• AS Host: Specify the Application Server host’s name or IP address. Your gateway machine should be able to resolve and connect to the host
  • Client: The SAP Client ID that is used to identify your connection to the SAP system
  • AS System Number: Specify the Application Server’s system number. Typically: 00
  • SAP function name: Specify the SAP BAPI or RFC that you want to invoke

For the ‘Stateful Session’ parameter, set to ‘Yes’ for write operations.  This will commit those writes back to SAP ECC system.  Otherwise, you can set it to ‘No’.

Based on the BAPI or RFC that you select, you may need to provide additional inputs required for your function.

Once you finish the configuration, you can save, and test your flow.  You should be able to leverage the output of the SAP function BAPI or RFC in any subsequent action in your flow.  For example, in the screens below, I used the output to create a HTML table which I am using to send an email myself.

Using the connector in an app

To use the connector from an app, you will need to create a flow with a Power Apps trigger as described above and then, use the flow in your app.  This is illustrated in this documentation.

If you need to return data back to your app, you need to add an additional step in your flow. There are couple of ways of doing that. First, you can use the “Respond to PowerApps” action as described in this blog. But, this works if you intend to return simple structured data to your app. For most SAP scenaraios, this is not likely the case.

The other mechanism, which you can read in this blog, is to use the HTTP “Response” action. This is preferred if your data structure is complex. However, you need to provide the response schema as well, since the HTTP method has no way of knowing the structure of the response data. Thankfully, you can fully generate the response schema from a sample run.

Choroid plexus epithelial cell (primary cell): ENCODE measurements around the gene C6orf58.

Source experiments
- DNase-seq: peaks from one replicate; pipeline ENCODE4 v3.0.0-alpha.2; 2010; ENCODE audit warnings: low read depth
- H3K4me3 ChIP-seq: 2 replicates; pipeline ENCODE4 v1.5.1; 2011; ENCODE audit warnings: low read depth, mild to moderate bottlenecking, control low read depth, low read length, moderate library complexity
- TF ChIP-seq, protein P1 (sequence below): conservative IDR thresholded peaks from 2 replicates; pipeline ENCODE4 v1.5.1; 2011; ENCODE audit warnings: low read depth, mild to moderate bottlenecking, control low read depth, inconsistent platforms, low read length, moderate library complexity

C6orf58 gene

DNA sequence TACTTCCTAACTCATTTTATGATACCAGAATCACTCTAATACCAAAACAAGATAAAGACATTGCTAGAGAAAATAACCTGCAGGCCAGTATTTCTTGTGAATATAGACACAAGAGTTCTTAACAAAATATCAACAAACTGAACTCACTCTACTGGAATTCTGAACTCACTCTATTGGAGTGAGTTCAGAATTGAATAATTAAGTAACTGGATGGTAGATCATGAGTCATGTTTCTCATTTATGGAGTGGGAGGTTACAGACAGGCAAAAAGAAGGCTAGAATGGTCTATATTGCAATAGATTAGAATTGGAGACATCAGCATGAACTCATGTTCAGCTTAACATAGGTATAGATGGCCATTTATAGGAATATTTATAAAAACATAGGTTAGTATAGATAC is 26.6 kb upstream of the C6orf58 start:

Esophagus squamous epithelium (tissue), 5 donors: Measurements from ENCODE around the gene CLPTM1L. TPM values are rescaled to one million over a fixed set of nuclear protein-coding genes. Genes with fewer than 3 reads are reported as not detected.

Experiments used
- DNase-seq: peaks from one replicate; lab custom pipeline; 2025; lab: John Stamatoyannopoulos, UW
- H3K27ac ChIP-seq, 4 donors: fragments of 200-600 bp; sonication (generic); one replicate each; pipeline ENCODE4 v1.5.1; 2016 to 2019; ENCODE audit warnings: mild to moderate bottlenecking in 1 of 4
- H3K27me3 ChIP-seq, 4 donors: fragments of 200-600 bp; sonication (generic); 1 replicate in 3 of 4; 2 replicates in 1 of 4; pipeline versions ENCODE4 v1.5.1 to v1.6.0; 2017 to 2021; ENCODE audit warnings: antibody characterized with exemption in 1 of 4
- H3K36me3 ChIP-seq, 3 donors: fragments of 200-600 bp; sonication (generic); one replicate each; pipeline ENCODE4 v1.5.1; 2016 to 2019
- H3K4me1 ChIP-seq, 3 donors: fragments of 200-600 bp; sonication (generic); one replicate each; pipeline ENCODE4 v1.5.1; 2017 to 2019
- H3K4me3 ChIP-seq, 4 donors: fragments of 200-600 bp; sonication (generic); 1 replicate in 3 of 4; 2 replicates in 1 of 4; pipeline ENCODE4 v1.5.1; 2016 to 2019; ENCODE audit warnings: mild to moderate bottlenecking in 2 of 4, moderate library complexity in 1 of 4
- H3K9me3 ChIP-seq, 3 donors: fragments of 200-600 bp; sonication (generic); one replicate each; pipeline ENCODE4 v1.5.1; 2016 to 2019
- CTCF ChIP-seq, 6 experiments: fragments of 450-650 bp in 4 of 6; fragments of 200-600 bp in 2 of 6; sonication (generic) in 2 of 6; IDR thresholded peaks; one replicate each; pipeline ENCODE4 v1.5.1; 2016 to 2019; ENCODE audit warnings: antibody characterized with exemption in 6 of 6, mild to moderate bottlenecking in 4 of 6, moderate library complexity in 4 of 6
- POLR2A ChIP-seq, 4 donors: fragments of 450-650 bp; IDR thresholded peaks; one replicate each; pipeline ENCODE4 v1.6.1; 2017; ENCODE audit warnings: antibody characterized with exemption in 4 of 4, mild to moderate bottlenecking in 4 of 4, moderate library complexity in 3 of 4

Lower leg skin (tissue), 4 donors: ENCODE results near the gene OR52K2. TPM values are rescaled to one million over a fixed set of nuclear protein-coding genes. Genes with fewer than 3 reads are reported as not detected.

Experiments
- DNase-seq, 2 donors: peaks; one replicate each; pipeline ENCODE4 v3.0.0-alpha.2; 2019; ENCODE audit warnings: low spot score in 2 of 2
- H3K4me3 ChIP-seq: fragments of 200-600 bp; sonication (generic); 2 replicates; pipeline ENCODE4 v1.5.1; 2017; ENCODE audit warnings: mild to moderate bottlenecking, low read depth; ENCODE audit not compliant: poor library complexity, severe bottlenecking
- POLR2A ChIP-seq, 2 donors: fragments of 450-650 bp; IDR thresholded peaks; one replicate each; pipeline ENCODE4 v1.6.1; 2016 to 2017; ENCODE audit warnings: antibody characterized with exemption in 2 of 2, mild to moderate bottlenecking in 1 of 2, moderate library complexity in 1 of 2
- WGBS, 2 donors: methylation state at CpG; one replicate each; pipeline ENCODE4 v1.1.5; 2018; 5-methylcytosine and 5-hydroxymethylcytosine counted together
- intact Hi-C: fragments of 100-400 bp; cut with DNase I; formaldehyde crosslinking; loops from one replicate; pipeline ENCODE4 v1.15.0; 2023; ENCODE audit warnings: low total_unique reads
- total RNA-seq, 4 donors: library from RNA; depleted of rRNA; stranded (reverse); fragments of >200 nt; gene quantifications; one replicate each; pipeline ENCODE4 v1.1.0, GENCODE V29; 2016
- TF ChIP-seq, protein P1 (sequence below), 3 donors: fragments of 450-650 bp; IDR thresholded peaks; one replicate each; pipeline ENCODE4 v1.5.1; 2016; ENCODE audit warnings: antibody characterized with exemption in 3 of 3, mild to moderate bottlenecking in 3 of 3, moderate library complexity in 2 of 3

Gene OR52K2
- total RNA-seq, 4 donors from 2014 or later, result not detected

After you have created your flow to invoke SAP, run the flow and copy the data that you want to return to your app.  For example, you can return the entire response body, or you can return a specific field/property.  Whatever you select, make sure that the select the right property in the next step.

Next, add the “Response” action in your flow.

In the Response action, select the data you want to respond to your PowerApps.  Make sure that you select the right property field.

Next, you need to define the schema for the response data.  We will use a sample payload to generate the schema for us.  Click on “Use sample payload to generate schema”, copy paste the sample data you copied in the previous step and click Done.


You will now have the response schema generated for you.

Save your flow.  It is a good idea to test your flow to see if things are working.  You can now follow the rest of steps in the blogs above, or the documentation to use those flows from your app.

Feedback

This has been one of the big asks we have had from our customers.  If you have any feedback or doing something interesting with the connector, we would like to know.  We intend to add more features and make this connector generally available as well.  Your feedback will go a long way in shaping how the connector evolves.  You can write to us at sap_ecc_powerapps ( @service.microsoft.com ).